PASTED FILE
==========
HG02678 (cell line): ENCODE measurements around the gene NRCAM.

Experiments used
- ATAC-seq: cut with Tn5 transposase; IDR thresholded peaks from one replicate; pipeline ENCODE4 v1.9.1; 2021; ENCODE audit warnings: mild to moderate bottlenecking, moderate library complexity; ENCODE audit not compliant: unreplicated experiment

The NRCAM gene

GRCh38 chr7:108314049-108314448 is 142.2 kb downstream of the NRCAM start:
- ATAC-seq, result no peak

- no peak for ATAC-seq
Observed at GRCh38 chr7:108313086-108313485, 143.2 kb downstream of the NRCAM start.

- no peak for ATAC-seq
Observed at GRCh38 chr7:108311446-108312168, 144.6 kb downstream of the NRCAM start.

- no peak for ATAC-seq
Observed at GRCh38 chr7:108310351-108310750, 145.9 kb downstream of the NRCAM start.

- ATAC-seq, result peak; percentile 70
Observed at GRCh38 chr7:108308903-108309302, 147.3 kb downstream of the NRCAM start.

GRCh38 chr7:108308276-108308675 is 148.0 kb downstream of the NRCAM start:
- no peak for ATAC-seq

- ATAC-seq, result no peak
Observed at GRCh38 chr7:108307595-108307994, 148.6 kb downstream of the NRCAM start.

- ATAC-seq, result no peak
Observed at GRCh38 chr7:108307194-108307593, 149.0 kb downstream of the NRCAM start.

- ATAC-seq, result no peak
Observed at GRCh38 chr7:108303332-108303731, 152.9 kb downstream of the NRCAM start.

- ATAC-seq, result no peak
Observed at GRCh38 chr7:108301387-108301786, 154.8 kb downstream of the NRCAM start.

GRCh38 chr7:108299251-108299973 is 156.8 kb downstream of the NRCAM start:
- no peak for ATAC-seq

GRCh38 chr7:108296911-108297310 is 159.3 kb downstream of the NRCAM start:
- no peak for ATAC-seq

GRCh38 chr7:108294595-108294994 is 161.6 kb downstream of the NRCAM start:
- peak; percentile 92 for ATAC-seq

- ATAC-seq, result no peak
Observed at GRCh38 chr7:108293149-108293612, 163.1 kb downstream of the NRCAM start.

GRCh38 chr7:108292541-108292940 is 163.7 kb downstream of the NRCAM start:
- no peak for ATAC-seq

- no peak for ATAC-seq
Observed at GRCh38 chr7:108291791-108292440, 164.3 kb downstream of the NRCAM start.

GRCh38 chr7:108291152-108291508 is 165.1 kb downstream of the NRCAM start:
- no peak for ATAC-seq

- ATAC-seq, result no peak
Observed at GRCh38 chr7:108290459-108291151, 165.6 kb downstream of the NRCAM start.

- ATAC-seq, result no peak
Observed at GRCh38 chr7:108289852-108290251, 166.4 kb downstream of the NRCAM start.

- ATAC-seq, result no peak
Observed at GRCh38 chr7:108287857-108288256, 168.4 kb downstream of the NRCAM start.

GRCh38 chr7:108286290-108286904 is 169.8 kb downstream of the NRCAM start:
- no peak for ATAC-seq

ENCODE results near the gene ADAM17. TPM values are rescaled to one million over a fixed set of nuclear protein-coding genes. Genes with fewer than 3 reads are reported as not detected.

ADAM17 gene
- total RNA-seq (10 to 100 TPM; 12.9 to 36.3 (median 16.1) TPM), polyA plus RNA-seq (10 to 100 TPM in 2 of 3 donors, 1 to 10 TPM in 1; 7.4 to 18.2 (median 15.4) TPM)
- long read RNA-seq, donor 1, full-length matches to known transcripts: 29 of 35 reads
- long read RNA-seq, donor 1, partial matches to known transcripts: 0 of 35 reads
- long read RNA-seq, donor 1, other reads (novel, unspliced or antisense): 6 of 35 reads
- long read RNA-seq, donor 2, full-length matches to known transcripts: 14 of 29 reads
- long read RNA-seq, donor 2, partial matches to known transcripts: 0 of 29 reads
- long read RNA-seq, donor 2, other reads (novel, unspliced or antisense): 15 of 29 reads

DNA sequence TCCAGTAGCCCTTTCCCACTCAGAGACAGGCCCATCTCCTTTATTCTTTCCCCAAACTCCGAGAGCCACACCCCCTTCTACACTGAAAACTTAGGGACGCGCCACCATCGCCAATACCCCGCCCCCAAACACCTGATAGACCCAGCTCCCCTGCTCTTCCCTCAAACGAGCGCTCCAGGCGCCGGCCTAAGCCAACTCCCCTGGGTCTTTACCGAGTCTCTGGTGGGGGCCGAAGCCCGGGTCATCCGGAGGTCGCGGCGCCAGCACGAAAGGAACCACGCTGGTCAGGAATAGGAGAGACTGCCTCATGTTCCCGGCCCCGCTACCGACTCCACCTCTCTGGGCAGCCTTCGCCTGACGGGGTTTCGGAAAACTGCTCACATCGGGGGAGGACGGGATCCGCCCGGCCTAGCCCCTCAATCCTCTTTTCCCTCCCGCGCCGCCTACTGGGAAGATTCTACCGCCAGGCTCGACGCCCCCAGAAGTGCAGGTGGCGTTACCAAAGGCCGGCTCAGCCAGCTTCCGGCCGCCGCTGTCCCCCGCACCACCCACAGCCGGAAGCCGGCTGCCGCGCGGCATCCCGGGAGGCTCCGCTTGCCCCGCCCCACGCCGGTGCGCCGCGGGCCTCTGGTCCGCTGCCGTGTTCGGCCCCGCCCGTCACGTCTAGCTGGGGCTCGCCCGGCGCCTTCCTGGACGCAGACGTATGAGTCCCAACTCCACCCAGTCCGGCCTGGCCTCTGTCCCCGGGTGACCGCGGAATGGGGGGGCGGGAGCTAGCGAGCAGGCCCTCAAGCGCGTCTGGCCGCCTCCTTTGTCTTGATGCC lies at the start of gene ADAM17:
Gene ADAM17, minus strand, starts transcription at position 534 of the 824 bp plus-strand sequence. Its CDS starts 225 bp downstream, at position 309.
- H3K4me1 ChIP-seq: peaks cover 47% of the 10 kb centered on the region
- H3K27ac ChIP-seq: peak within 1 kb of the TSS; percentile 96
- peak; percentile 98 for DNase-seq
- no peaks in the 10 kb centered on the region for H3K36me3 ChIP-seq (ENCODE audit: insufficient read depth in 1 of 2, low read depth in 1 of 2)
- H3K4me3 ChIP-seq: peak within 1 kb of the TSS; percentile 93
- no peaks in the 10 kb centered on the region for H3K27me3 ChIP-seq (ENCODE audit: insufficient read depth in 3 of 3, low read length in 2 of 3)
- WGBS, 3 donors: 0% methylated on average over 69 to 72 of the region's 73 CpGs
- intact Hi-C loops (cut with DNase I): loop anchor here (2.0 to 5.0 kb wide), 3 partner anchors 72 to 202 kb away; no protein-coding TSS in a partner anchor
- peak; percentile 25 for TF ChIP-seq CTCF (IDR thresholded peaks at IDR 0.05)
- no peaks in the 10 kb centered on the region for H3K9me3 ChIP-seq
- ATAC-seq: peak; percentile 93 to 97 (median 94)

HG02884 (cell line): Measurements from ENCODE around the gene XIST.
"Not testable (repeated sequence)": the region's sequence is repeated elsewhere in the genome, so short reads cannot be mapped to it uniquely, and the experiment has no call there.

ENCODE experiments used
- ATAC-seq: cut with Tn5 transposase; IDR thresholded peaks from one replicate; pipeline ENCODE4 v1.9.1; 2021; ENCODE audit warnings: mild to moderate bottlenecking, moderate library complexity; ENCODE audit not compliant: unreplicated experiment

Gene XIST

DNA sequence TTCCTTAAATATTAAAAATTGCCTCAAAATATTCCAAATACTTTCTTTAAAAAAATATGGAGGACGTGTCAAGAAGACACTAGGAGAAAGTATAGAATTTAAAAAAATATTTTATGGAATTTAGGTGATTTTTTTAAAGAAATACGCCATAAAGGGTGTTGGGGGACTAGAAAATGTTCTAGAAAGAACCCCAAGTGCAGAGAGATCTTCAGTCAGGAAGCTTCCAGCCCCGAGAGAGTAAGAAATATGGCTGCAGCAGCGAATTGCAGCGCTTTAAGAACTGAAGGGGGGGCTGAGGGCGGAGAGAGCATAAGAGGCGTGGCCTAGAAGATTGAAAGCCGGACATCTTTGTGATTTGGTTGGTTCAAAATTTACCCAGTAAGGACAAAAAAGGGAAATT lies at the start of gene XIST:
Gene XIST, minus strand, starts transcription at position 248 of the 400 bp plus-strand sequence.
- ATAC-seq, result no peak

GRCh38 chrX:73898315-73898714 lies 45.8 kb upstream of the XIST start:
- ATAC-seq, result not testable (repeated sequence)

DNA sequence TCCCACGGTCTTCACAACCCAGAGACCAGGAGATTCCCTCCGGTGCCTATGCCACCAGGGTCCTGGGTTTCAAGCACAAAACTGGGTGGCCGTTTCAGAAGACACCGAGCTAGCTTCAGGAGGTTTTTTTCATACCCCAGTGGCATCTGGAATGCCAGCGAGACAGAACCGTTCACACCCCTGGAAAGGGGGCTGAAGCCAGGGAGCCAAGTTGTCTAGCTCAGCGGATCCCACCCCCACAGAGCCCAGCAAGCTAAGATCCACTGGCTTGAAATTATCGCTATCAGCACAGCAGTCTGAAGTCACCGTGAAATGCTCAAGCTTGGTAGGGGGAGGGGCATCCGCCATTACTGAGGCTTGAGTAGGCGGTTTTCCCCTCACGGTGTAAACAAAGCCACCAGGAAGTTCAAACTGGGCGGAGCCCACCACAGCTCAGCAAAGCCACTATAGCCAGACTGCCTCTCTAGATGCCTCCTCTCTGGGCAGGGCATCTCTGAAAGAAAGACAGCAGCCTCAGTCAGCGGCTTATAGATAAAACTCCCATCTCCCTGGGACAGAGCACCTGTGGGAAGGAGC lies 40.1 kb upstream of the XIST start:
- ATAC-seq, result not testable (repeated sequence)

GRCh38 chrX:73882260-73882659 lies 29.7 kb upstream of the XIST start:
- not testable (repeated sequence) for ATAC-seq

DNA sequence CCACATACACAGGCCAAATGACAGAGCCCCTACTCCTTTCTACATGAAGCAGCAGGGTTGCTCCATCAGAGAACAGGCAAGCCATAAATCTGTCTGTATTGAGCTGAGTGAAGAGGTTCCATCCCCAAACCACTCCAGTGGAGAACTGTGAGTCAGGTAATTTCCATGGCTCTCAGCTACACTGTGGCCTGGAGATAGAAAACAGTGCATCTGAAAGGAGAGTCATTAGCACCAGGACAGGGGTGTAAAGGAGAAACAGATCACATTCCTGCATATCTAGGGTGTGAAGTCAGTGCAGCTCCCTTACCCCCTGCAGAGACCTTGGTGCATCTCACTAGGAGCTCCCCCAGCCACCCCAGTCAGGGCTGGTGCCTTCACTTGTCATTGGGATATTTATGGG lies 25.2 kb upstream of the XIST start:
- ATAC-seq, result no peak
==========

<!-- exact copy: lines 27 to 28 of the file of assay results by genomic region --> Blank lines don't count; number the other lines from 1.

GRCh38 chr7:108296911-108297310 is 159.3 kb downstream of the NRCAM start:
- no peak for ATAC-seq